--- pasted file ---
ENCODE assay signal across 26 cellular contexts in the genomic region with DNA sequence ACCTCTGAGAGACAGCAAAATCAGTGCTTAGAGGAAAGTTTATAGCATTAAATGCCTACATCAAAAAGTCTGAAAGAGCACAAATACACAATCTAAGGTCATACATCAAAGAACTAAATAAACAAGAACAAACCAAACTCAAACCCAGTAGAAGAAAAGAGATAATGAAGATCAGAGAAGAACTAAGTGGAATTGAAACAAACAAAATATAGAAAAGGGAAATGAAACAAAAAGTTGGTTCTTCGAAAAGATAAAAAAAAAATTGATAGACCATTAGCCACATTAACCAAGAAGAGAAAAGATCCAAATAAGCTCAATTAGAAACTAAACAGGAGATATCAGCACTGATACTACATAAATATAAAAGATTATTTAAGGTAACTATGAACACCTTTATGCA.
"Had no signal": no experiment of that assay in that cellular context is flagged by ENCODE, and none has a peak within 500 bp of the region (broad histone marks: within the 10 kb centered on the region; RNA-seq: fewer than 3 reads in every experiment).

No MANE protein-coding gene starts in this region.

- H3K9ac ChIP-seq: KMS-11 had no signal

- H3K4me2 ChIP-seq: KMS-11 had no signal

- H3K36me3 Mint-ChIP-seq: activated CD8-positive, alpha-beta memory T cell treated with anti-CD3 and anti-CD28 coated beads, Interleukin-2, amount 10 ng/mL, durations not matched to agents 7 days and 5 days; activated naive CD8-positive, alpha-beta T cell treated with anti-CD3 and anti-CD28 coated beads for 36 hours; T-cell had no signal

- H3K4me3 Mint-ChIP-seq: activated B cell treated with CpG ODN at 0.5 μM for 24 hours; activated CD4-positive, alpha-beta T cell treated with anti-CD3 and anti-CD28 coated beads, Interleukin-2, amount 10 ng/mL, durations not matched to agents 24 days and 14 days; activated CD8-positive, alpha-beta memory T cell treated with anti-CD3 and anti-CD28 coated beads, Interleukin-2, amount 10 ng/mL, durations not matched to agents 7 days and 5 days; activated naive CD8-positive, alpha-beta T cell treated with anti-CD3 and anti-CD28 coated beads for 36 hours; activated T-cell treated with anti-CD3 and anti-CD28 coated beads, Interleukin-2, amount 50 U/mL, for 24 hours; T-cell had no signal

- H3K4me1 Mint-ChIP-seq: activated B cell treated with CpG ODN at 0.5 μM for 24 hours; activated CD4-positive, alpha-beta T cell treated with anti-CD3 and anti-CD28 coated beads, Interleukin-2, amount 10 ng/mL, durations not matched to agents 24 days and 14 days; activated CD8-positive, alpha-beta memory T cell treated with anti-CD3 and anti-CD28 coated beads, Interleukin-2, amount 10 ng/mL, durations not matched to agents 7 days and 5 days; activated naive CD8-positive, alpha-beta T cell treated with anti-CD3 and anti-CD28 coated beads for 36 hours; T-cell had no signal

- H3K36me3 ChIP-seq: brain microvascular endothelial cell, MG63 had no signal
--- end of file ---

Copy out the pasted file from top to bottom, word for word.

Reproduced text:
ENCODE assay signal across 26 cellular contexts in the genomic region with DNA sequence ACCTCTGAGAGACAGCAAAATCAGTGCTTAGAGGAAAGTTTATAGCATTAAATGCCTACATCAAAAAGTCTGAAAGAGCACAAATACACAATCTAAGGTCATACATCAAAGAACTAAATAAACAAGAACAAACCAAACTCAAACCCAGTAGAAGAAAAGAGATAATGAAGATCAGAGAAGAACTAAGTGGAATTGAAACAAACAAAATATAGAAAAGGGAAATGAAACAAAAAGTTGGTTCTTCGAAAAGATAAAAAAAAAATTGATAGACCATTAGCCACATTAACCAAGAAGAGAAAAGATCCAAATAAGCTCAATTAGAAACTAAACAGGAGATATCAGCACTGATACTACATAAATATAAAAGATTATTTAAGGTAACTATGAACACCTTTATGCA.
"Had no signal": no experiment of that assay in that cellular context is flagged by ENCODE, and none has a peak within 500 bp of the region (broad histone marks: within the 10 kb centered on the region; RNA-seq: fewer than 3 reads in every experiment).

No MANE protein-coding gene starts in this region.

- H3K9ac ChIP-seq: KMS-11 had no signal

- H3K4me2 ChIP-seq: KMS-11 had no signal

- H3K36me3 Mint-ChIP-seq: activated CD8-positive, alpha-beta memory T cell treated with anti-CD3 and anti-CD28 coated beads, Interleukin-2, amount 10 ng/mL, durations not matched to agents 7 days and 5 days; activated naive CD8-positive, alpha-beta T cell treated with anti-CD3 and anti-CD28 coated beads for 36 hours; T-cell had no signal

- H3K4me3 Mint-ChIP-seq: activated B cell treated with CpG ODN at 0.5 μM for 24 hours; activated CD4-positive, alpha-beta T cell treated with anti-CD3 and anti-CD28 coated beads, Interleukin-2, amount 10 ng/mL, durations not matched to agents 24 days and 14 days; activated CD8-positive, alpha-beta memory T cell treated with anti-CD3 and anti-CD28 coated beads, Interleukin-2, amount 10 ng/mL, durations not matched to agents 7 days and 5 days; activated naive CD8-positive, alpha-beta T cell treated with anti-CD3 and anti-CD28 coated beads for 36 hours; activated T-cell treated with anti-CD3 and anti-CD28 coated beads, Interleukin-2, amount 50 U/mL, for 24 hours; T-cell had no signal

- H3K4me1 Mint-ChIP-seq: activated B cell treated with CpG ODN at 0.5 μM for 24 hours; activated CD4-positive, alpha-beta T cell treated with anti-CD3 and anti-CD28 coated beads, Interleukin-2, amount 10 ng/mL, durations not matched to agents 24 days and 14 days; activated CD8-positive, alpha-beta memory T cell treated with anti-CD3 and anti-CD28 coated beads, Interleukin-2, amount 10 ng/mL, durations not matched to agents 7 days and 5 days; activated naive CD8-positive, alpha-beta T cell treated with anti-CD3 and anti-CD28 coated beads for 36 hours; T-cell had no signal

- H3K36me3 ChIP-seq: brain microvascular endothelial cell, MG63 had no signal